Home + Work

February 2, 2021

Illustration of bookshelf with houses and the text "home+work"

Quick action created a remote University Libraries workforce that broadened access to collections during the pandemic.

On March 5, as the University Libraries was preparing to send employees home for an unknown length of time, María Estorino, associate University librarian for special collections, wrote a quick message: “Julie, just so I don’t forget, I’m thinking about metadata as a work-from-home project. Let’s discuss.”

“Julie” was Julie Rudder, the Library’s head of repository services. She, too, had been wondering whether a backlog of work in her unit—some of it involving metadata, or the text that describes digital files—could be the key to keeping employees engaged and productive at a challenging time.

“We had so much work that would require people, but we’ve never had the resources before to do it,” recalls Rudder.

Within a few weeks, the vague ideas had become six projects, each with a dedicated manager. Any Library employee who could not perform their regular duties from home could sign up. Some transcribed handwritten documents and audio files from the Library’s vast digital collections or from the North Carolina Digital Heritage Center, which it operates. Others added notes called alternative text to images so that users with visual impairments would know what they depict. Enhancing metadata was another option, as was auditing the Library’s subscription databases to see if they meet accessibility standards.

“Fundamentally, this was about making our collections usable for a wider audience,” says Estorino.

The University Libraries has been digitizing items it owns for nearly 25 years. During that time, she says, research has changed, especially in the humanities.

“We can no longer just present digital surrogates for people to read like they would in the reading room,” says Estorino. Today’s researchers expect transcriptions that they can use for text mining. They need informative metadata to explore collections or to use with mapping and other analytic software.

Adding this kind of information also helps community researchers—journalists, genealogists, amateur historians—who tend to search first online.

At their height, the projects kept more than 140 people who could not fulfill their usual duties focused on the core mission of the Library. Many of these employees have since returned to the workplace or to their regular responsibilities. The projects grew again in the fall when Carolina’s Work-Study office sought placements for 50 students. The students would have lost their financial aid without a campus job, even though campus had largely closed.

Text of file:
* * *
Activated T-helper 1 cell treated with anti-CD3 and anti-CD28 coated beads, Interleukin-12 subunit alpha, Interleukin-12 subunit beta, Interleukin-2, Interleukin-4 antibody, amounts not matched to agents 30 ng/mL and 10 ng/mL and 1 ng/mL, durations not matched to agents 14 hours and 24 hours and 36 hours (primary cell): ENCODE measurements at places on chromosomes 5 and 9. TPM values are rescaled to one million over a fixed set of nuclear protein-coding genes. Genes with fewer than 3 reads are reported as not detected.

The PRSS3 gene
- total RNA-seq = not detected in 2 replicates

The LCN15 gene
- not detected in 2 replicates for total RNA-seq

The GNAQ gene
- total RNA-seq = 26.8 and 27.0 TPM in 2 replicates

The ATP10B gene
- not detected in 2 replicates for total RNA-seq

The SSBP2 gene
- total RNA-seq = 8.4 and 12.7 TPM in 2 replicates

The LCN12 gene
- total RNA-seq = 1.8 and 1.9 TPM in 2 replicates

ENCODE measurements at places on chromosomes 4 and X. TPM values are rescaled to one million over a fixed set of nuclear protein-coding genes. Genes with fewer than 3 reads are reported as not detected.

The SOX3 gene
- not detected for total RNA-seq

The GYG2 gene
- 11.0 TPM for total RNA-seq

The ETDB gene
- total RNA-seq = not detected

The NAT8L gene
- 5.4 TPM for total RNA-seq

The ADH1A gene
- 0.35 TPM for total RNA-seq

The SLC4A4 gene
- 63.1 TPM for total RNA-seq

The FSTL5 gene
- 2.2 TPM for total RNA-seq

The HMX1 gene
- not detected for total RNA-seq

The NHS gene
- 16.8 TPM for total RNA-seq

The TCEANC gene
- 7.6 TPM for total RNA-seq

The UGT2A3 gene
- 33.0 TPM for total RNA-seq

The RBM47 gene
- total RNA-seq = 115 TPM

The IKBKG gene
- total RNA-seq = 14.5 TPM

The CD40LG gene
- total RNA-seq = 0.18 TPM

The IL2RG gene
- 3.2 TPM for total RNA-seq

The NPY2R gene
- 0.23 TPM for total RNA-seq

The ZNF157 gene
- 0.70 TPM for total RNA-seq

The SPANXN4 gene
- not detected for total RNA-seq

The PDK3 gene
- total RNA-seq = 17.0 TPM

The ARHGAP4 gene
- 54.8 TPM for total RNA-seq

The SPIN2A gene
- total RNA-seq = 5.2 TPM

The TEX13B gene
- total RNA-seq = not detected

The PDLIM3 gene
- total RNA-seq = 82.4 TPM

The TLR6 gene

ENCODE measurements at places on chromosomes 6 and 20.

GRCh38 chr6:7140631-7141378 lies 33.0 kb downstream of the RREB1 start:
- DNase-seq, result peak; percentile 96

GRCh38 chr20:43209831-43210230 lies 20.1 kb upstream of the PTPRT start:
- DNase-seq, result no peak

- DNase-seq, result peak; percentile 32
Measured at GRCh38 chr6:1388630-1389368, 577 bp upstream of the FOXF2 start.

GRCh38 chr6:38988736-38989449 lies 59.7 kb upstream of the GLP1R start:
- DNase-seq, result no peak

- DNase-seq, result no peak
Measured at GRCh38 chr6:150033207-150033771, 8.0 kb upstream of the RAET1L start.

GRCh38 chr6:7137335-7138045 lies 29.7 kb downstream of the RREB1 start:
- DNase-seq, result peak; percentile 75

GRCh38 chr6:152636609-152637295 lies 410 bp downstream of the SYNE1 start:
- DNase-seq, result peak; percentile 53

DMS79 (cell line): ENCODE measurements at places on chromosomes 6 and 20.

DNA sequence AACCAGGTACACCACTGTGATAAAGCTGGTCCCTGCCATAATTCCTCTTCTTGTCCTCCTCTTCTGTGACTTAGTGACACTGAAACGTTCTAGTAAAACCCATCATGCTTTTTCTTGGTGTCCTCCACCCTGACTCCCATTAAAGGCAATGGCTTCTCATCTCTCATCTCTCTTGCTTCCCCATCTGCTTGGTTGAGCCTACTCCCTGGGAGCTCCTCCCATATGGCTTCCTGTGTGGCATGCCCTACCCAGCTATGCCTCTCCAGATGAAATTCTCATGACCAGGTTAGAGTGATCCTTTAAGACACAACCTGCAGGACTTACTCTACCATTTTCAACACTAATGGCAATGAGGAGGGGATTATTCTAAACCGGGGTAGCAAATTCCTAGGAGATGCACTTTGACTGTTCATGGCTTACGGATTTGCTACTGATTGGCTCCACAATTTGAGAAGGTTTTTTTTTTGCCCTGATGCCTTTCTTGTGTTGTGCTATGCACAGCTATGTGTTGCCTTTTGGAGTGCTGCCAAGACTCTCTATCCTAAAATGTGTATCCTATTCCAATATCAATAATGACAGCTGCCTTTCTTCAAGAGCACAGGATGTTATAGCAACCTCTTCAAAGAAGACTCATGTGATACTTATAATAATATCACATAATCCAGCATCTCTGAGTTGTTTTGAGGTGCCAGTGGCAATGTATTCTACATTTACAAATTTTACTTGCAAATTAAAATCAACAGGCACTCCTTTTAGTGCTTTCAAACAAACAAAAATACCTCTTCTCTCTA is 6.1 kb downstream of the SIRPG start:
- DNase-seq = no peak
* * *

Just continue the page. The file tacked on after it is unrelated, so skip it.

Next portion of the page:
Rudder credits the project managers with creating a positive experience by scoping the work, creating documentation and providing thorough training. The Library’s administration helped by delivering temporary laptops and wi-fi hotspots to employees in need of technology.

“We moved fast. We moved really fast,” says Rudder, “and yet people are being successful on these projects. They are not struggling, even though they have never done the work before.”

Lucas Darden, supervisor for general collections conservation, usually repairs damaged books in the Library’s preservation lab. Since the spring, he has spent part of every work week determining the copyright status of items the Library had digitized—an important piece of information for both the Library and for researchers.

Darden says that in his first days out of the office, “it was hard for me to avoid feeling demotivated and guilty. It’s been a real consolation to have productive work where I can tell that I’m making contributions toward a goal.”

He has found the work so engaging that he signed up for an online class about copyright law. “I’m hoping it will give me the foundation to contribute to future projects at the intersection of copyright law and library work,” he says.

Because the Library has millions of digital items that need attention or enhancement, Rudder says the impact is hard to measure. “I joke that we could keep the whole Library employed for years and years, we have that much stuff. It’s not a huge dent . . . but it’s a great start.”

In many ways, the work remains exploratory. It offers a chance to find out what is successful and where to put resources, says Estorino, as well as to help employees build skills for the future. Behind it all, she says, is the same guiding philosophy: “We are preparing ourselves to meet the needs of our users now and tomorrow with our digital and digitized collections.

Story by Judy Panitch

This story originally appeared in the fall/winter 2020 issue of Windows, the magazine of the Friends of the Library at the University Libraries.

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